The only certainty about the failure of the Illinois General Assembly to pass pension reform legislation when its current session ended Thursday is there will be a new senator from either Deerfield or Highland Park ready to make a difference in January.
, a Republican, and , a Democrat, are the two candidates competing to succeed retiring state Sen. Susan Garrett (D-Lake Forest).
The winner of the Nov. 6 general election between Morrison and Friedman will be required to deal with state’s $83 billion unfunded public employee pension liability. The legislature debated a number of proposals but failed to pass any of them.
Unless a special session is called and legislation is passed then, the problem will await Friedman or Morrison in January. The issue is not new. The burden has been growing for more than 40 years, according to .
They both have ideas about what to do, agreeing on some and disagreeing on others. Neither is willing to further drain Illinois taxpayers to retire obligations which have been growing for a generation.
“Ultimately, I will support any solution that results in a properly funded retiree benefits system so long as it does not further burden Illinois families and businesses,” Friedman said.
Morrison will not increase revenue to pay for the unfunded benefits as well. “No new taxes to fix the pension mess,” she said.
When the negotiations between Democratic Gov. Patrick Quinn and the leadership of both parties in the General Assembly broke down, one of the major issues was an idea supported House Speaker Michael Madigan shifting some of the burden to local government. Quinn and House Minority Tom Cross (R-Oswego) opposed it.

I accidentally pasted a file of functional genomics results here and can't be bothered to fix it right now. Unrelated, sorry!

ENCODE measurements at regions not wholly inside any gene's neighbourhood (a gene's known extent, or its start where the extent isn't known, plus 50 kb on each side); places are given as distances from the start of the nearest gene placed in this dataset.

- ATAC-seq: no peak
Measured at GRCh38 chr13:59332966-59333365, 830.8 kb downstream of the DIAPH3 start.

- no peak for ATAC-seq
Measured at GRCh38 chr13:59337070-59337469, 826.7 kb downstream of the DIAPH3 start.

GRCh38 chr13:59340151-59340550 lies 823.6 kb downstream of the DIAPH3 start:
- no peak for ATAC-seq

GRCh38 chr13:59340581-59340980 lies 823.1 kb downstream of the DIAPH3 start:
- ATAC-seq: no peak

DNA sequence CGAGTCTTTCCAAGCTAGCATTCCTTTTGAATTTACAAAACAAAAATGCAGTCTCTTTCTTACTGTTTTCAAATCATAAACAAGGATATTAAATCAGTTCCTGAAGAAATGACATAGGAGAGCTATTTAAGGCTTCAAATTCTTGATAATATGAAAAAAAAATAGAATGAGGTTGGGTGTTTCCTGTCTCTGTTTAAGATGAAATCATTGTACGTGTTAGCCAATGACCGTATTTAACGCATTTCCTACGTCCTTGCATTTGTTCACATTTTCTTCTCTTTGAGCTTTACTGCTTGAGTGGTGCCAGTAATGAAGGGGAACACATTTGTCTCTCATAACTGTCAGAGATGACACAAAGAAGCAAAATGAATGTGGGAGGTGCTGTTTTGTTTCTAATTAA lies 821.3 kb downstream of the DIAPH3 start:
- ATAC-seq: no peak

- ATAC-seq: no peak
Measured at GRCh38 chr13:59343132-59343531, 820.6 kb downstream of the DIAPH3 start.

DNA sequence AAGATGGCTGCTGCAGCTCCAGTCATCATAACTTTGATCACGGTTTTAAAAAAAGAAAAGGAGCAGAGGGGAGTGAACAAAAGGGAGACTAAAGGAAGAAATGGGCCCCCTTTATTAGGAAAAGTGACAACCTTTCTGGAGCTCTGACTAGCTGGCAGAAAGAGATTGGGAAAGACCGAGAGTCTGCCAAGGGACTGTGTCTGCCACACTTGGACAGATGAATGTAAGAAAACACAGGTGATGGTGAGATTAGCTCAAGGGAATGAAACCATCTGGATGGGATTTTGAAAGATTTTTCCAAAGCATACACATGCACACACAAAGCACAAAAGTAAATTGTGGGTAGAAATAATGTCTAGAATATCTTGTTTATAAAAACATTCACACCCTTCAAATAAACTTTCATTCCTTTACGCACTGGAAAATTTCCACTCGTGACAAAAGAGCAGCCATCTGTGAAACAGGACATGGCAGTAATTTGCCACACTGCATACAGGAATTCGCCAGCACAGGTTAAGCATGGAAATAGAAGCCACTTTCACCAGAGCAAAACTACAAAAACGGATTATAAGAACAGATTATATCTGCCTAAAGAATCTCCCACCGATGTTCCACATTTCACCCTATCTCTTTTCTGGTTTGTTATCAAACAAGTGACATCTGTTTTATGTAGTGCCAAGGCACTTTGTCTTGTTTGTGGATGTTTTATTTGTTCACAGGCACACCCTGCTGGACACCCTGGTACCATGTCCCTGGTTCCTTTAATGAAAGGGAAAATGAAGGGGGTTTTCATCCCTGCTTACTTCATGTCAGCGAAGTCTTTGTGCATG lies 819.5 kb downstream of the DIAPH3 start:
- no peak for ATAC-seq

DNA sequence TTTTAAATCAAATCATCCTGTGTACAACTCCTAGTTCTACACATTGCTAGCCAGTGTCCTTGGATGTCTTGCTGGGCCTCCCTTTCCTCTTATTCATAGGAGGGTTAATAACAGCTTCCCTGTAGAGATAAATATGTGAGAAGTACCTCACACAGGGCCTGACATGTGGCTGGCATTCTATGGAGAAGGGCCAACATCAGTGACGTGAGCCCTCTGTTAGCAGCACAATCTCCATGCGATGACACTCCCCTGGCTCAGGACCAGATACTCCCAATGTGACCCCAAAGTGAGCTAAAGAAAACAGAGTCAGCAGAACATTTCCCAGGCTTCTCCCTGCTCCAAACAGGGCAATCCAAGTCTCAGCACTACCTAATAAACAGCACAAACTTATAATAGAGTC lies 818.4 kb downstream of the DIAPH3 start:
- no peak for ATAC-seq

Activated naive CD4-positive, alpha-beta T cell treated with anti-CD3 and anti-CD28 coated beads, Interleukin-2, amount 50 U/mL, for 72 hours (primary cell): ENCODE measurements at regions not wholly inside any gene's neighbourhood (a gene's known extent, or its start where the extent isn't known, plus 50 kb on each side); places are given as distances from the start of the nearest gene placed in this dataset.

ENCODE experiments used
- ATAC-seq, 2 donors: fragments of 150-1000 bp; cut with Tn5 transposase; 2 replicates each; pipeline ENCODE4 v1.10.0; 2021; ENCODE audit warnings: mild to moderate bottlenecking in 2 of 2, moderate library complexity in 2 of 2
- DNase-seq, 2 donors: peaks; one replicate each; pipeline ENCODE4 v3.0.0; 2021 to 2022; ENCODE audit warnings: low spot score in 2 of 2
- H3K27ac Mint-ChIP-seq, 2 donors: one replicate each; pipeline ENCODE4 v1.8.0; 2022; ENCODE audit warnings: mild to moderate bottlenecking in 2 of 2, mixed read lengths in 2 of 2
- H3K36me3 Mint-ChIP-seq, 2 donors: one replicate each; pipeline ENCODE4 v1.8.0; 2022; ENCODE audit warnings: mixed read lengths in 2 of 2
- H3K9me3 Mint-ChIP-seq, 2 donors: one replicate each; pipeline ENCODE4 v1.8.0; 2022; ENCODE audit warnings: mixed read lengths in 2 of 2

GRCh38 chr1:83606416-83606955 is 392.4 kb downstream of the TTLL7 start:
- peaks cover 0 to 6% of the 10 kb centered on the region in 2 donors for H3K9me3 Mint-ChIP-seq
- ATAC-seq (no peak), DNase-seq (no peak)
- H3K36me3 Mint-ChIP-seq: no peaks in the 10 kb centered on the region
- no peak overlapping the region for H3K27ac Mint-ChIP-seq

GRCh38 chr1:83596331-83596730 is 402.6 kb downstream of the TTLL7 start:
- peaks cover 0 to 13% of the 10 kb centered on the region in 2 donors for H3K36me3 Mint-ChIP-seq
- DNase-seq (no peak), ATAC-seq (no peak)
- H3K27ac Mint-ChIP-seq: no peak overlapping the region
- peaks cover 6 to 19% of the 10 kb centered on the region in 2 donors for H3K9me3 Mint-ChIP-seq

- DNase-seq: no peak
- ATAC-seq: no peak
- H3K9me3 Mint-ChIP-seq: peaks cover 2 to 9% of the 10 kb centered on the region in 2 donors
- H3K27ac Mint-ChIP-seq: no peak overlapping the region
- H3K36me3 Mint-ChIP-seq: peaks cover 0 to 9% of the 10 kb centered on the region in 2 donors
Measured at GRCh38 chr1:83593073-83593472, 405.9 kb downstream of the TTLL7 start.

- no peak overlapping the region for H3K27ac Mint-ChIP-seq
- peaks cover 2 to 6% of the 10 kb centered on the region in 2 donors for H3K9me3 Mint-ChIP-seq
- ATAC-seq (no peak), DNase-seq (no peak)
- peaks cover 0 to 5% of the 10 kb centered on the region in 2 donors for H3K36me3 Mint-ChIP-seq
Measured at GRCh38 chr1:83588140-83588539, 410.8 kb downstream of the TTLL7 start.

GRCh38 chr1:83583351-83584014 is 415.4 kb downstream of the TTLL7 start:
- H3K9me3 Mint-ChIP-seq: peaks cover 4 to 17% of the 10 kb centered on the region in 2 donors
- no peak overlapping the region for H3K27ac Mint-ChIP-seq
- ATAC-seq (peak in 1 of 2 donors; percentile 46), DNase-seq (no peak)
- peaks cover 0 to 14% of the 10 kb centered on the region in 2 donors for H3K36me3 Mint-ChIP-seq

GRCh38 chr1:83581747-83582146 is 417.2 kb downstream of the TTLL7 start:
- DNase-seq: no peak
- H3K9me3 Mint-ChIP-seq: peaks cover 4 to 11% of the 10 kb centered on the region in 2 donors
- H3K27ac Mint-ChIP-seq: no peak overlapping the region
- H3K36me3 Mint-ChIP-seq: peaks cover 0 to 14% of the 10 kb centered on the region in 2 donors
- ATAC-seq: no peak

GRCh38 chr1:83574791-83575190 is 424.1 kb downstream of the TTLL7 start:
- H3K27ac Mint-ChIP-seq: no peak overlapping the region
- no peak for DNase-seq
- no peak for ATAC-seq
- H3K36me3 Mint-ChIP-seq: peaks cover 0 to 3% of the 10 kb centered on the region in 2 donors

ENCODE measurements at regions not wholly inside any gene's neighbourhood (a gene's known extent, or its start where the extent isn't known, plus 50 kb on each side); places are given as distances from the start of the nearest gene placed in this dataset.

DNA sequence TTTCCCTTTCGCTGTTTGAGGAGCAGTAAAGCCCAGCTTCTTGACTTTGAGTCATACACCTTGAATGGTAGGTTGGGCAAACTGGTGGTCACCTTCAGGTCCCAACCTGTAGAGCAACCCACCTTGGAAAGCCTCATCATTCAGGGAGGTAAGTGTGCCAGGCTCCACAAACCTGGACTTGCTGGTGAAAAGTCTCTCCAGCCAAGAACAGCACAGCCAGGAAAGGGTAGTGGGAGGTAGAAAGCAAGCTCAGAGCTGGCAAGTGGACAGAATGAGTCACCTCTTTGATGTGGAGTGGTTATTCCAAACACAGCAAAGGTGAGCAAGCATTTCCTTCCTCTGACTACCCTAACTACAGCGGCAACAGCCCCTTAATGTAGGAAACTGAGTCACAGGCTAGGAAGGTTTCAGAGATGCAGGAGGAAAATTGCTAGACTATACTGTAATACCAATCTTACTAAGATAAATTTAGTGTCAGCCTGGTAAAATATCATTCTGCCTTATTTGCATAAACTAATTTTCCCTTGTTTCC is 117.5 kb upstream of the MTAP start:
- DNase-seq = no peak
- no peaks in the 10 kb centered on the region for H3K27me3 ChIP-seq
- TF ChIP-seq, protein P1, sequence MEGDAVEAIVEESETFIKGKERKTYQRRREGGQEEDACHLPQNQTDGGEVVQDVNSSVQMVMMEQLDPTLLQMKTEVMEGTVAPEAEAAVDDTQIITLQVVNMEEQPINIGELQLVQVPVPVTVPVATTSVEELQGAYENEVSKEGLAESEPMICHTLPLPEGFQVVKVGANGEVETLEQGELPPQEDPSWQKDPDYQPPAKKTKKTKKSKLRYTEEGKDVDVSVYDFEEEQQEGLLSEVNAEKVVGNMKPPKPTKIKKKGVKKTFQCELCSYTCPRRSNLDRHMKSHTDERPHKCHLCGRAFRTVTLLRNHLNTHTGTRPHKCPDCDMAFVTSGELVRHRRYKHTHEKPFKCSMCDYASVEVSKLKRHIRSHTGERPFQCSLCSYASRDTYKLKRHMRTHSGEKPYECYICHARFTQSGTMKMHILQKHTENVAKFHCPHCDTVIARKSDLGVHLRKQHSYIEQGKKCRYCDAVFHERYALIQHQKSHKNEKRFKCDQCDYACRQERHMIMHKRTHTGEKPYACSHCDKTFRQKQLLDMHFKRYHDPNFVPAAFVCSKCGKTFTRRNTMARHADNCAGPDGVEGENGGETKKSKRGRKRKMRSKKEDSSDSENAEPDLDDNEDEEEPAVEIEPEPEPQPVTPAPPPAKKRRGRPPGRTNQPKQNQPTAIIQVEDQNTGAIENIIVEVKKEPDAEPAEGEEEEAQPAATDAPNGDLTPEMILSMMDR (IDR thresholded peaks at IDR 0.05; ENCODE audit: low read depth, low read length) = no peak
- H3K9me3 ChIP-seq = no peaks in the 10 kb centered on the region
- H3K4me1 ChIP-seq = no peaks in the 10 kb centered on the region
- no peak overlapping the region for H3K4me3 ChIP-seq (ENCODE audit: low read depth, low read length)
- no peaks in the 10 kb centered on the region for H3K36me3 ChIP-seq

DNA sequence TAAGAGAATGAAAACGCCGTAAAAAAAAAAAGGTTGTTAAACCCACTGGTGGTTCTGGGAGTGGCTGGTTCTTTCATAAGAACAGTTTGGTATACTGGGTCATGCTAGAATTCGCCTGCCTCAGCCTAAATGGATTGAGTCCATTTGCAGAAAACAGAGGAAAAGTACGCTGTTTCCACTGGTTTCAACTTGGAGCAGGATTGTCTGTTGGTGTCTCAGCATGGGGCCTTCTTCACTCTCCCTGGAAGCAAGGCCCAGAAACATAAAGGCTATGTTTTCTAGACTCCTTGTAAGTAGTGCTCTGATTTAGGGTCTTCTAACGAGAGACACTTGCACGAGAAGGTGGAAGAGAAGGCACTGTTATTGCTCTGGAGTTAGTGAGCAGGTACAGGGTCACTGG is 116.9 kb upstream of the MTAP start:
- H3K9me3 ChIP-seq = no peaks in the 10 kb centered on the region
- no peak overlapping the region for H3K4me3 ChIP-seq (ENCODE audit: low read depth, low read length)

Both Candidates Oppose Shifting Proposal
Both Friedman and Morrison are against taking the liability away from the state but for different reasons. Friedman sees the idea as one that will increase property taxes while Morrison believes it will hurt education.
“Shifting the pension burden to local governments would destroy public education,” Morrison said. “I cannot support a position that solves a Springfield created problem by erasing local education.”
Friedman sees the connection between education and shifting the load to local government because he thinks the bulk of the requirement will fall on school districts which are primarily funded by property taxes.
“It is a property tax increase,” Friedman said of the shifting proposal. “Under no circumstances will I vote for something that will result in increasing property taxes.”
What Impact Can a Newcomer Have?
Though one of them will be a rookie legislator in January, they both believe they can have an impact with their vote. Morrison sees her first obligation to her district and will vote accordingly possibly setting her apart from others in her caucus.
“If any piece of legislation, be it social issues, education or campaign finance reform is bad for the 29th District, then you can count on my vote against it,” Morrison said. “All legislation is a race to 30 votes. If there is an idea or proposed legislation that is good for my district then I will definitely support it. If it is bad, then they can count me as a no.”
In Friedman’s case he not only knows his vote matters but he hopes to be a member of the Senate majority pending the outcome of the election. “I can vote,” he said when directly asked about a newcomer’s impact.
“Advocating for common sense pension reform is important,” Friedman said. “I’m looking forward to four years of being a part of a Republican majority in the State Senate.”